Edward Stevens Pocket Watch
While Boston is engraved on the back plate, the place name on this watch refers to Boston, Lancashire, not Boston, Massachusetts as assumed when this watch was acquired back in 2001. Still, it is a nice example of an early English watch by a provincial maker working on the east coast of England.
Circa 1725, gilt-brass verge and fusee movement of good quality signed E Stevens Boston with inward facing script. No serial number. Pierced and engraved balance with long streamers and grotesque mask. Tompion regulator. Egyptian pillars and decorative fusee stop-work foot.
Plain silver pair case, both with makers’ mark “TS” with a coronet above (Tudor Smith). Both cases have 7-knuckle hinges.
Champlevé dial replaced with the present enamel dial in the mid-18th century when fashions changed and upgrading watch dials were commonplace. Replaced hands. Watch paper from T.W. Loughrey, Pittsburgh with a repair date of 1857 within the case. It is not uncommon to find verge & fusee watches still in use well over a hundred years after its manufacture.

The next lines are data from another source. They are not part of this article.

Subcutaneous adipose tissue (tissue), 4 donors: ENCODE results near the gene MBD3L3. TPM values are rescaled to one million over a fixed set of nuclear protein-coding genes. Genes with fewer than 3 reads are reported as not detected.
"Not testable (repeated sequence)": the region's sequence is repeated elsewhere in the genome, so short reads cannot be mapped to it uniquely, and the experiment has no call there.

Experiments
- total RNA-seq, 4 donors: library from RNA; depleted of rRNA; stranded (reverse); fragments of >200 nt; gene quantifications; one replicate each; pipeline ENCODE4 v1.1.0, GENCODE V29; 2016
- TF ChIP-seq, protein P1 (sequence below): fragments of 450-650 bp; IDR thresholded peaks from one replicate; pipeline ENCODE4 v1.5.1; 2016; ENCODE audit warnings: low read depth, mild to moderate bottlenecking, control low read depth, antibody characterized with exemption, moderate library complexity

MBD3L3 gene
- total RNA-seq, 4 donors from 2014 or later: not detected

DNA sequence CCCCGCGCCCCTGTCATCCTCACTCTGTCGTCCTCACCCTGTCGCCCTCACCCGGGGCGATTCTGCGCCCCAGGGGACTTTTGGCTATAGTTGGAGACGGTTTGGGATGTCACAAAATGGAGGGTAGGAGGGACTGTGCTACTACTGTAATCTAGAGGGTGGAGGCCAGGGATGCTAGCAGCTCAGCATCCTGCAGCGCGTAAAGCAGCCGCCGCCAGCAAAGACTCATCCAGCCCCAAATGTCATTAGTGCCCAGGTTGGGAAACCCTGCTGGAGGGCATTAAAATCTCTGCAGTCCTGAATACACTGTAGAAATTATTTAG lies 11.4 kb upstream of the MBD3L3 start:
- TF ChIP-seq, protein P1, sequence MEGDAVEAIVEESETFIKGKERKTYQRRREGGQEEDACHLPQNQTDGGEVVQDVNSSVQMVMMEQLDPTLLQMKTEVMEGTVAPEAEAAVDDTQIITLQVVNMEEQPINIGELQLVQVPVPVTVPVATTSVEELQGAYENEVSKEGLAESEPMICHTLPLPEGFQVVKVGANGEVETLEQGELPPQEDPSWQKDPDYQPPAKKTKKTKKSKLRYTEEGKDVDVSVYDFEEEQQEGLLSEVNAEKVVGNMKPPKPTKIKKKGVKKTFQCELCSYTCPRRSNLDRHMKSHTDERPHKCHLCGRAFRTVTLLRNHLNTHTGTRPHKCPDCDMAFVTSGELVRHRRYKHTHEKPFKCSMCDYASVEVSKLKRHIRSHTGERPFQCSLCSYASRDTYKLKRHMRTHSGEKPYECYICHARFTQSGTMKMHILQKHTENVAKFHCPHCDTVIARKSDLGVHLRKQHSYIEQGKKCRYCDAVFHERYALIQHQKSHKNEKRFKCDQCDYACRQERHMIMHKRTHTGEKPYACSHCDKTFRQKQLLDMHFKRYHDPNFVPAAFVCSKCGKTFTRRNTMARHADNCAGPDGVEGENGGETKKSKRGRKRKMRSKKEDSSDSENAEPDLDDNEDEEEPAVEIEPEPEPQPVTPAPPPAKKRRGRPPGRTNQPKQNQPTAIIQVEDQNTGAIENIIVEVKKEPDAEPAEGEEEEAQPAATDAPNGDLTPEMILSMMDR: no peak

Additional References and recommended reading:
Brian Loomes, Watchmakers and Clockmakers of the World, N.A.G. Press, 2006
Philip Priestley, British Watchcase Gold & Silver Marks 1670 to 1970, National Association of Watch & Clock Collectors, 2018
A.S.H. Wilbourn, R. Ellis, Lincolnshire Clock, Watch and Barometer Makers, Belton Ltd., 2001